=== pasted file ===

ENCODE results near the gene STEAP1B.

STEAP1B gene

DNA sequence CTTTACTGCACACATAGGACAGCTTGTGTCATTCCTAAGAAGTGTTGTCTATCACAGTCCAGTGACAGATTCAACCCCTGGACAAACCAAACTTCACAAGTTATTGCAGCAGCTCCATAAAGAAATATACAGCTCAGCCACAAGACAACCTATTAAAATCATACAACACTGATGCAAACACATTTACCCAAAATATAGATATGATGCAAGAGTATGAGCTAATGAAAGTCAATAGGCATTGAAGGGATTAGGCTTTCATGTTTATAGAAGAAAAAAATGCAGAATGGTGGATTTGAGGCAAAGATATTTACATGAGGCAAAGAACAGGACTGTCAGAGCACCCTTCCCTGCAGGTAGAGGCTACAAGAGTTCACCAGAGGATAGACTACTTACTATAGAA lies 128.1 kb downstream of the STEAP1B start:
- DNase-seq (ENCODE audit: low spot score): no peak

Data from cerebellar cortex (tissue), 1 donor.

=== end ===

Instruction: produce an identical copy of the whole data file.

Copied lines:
ENCODE results near the gene STEAP1B.

STEAP1B gene

DNA sequence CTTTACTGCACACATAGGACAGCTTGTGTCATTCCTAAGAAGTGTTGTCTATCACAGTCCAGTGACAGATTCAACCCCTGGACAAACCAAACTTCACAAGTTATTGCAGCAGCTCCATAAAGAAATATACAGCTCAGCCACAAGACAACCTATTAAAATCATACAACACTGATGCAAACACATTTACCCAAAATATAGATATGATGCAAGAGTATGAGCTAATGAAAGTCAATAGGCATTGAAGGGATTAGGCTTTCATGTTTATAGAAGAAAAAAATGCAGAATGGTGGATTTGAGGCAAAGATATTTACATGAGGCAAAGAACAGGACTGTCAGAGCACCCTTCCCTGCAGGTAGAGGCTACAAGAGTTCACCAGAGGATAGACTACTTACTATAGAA lies 128.1 kb downstream of the STEAP1B start:
- DNase-seq (ENCODE audit: low spot score): no peak

Data from cerebellar cortex (tissue), 1 donor.